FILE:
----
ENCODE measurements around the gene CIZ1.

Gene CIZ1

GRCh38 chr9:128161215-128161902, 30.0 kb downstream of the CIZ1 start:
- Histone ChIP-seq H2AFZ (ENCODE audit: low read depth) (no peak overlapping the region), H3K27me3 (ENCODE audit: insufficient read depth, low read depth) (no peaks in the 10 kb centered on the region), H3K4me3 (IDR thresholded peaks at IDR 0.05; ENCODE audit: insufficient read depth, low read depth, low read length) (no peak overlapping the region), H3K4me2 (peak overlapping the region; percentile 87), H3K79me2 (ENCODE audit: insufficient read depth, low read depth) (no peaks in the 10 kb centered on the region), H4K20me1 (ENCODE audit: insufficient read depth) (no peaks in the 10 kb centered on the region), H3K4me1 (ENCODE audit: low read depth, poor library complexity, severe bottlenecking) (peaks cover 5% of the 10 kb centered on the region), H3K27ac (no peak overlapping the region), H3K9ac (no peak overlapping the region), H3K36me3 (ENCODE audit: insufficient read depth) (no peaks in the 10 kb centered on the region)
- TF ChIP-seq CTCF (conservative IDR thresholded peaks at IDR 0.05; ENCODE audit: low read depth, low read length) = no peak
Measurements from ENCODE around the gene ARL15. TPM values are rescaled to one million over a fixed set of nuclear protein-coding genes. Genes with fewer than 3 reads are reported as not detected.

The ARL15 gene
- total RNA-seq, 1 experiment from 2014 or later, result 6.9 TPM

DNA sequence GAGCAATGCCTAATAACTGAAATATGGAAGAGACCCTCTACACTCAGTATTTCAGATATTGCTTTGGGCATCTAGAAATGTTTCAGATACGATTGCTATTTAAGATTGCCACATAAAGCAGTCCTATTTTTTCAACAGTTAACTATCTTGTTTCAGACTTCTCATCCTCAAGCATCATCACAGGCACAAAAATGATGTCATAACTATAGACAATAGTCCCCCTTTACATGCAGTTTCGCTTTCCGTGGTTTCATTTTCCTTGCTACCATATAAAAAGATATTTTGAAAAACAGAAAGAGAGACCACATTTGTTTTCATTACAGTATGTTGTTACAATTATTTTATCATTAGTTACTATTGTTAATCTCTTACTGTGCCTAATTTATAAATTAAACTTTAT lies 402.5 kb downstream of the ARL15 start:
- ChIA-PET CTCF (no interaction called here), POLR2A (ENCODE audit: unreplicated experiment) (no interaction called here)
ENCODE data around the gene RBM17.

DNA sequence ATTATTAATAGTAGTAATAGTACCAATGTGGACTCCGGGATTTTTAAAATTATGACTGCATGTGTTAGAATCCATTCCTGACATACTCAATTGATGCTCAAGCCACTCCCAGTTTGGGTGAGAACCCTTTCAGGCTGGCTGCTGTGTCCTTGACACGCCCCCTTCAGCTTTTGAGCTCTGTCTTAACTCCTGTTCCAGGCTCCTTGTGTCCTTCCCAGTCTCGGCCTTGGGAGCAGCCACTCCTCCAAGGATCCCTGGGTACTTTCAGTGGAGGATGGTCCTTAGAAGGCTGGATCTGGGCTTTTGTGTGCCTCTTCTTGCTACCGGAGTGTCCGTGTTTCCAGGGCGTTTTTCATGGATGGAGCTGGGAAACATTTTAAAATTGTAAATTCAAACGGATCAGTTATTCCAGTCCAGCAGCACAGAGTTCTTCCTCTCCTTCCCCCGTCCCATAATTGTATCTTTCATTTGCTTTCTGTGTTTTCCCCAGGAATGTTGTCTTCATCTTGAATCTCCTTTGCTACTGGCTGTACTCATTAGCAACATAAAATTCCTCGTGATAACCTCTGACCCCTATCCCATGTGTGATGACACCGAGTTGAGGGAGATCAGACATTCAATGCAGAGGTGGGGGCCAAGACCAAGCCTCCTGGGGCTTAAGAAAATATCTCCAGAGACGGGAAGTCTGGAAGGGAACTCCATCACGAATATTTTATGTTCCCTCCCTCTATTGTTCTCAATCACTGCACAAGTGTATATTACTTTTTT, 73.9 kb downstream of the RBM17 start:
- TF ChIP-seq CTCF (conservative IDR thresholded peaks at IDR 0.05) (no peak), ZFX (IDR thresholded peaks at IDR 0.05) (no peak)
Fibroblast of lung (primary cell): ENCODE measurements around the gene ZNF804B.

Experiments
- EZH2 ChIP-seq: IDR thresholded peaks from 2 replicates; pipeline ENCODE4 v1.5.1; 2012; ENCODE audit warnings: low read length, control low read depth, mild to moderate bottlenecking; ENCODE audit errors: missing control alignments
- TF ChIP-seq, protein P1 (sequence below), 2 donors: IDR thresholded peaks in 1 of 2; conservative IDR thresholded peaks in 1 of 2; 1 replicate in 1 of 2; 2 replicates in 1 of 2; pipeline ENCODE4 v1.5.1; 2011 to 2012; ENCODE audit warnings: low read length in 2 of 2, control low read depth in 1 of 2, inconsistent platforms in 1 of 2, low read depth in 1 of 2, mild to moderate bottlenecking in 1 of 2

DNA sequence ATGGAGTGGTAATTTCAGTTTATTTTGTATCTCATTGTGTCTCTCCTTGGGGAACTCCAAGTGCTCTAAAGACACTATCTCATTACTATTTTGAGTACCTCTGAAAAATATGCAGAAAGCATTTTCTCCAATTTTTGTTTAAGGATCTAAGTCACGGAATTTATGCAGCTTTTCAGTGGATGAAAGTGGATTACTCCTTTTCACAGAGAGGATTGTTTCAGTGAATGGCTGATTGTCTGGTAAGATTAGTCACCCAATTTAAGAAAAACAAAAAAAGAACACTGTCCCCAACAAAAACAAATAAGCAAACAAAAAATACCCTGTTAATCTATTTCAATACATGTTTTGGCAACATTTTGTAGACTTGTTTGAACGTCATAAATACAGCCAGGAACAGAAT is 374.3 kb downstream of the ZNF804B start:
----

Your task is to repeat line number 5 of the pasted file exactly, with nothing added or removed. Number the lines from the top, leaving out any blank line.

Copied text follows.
- TF ChIP-seq CTCF (conservative IDR thresholded peaks at IDR 0.05; ENCODE audit: low read depth, low read length) = no peak